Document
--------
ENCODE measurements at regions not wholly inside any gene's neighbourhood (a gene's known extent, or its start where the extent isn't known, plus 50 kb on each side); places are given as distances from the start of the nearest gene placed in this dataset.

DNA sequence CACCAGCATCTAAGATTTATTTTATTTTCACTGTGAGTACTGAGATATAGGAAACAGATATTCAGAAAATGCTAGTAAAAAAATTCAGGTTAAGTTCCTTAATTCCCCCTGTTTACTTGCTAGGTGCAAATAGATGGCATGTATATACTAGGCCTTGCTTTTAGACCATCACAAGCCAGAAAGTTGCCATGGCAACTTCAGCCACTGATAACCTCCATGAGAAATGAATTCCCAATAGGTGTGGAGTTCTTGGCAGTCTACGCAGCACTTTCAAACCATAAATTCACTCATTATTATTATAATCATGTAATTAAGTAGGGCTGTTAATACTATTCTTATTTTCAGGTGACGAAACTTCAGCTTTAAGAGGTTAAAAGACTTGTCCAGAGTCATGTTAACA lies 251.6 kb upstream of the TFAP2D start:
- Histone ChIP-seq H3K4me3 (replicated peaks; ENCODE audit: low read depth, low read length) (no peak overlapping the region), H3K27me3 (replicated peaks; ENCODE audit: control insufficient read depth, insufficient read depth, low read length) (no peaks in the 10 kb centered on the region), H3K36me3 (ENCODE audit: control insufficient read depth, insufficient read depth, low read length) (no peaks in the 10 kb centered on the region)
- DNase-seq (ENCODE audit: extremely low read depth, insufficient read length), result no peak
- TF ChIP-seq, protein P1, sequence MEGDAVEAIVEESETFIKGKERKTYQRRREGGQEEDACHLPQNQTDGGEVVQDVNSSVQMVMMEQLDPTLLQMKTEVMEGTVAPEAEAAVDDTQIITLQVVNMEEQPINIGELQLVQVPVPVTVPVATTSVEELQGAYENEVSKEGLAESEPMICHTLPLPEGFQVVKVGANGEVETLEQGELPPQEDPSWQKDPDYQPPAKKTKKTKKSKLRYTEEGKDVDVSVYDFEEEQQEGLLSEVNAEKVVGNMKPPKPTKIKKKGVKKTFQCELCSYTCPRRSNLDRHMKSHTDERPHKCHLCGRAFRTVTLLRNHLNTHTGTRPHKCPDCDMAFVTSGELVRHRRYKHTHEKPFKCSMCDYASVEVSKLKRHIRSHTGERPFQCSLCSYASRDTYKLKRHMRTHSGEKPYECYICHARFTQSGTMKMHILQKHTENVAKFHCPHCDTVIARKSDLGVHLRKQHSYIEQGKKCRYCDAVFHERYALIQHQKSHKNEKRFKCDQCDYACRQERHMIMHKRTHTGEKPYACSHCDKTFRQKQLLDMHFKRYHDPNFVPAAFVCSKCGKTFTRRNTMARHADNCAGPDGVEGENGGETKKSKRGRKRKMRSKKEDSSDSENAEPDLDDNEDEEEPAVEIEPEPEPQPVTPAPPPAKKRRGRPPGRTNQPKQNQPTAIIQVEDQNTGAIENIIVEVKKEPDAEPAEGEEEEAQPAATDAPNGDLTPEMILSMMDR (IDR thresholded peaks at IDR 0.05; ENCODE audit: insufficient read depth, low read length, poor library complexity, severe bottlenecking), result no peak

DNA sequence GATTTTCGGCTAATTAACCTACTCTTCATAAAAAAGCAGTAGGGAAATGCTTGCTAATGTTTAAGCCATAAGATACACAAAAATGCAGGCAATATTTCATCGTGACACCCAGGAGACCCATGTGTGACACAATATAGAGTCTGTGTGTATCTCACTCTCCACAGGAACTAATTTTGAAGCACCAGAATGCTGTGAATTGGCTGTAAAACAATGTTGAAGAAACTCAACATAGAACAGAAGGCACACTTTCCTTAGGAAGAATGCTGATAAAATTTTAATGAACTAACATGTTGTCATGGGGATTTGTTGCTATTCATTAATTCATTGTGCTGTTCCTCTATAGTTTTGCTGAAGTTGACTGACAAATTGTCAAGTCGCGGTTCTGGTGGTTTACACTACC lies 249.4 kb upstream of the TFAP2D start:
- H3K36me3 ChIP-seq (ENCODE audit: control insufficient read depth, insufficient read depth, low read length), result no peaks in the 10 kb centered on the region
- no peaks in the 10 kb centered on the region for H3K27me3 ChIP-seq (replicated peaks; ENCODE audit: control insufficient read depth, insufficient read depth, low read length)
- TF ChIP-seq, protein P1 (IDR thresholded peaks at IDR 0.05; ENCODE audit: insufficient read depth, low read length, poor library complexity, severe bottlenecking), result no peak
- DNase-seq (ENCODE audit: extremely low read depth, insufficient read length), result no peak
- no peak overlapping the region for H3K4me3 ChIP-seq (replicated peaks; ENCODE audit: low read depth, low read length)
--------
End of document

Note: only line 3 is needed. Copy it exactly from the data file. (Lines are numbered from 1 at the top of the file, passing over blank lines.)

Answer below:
- Histone ChIP-seq H3K4me3 (replicated peaks; ENCODE audit: low read depth, low read length) (no peak overlapping the region), H3K27me3 (replicated peaks; ENCODE audit: control insufficient read depth, insufficient read depth, low read length) (no peaks in the 10 kb centered on the region), H3K36me3 (ENCODE audit: control insufficient read depth, insufficient read depth, low read length) (no peaks in the 10 kb centered on the region)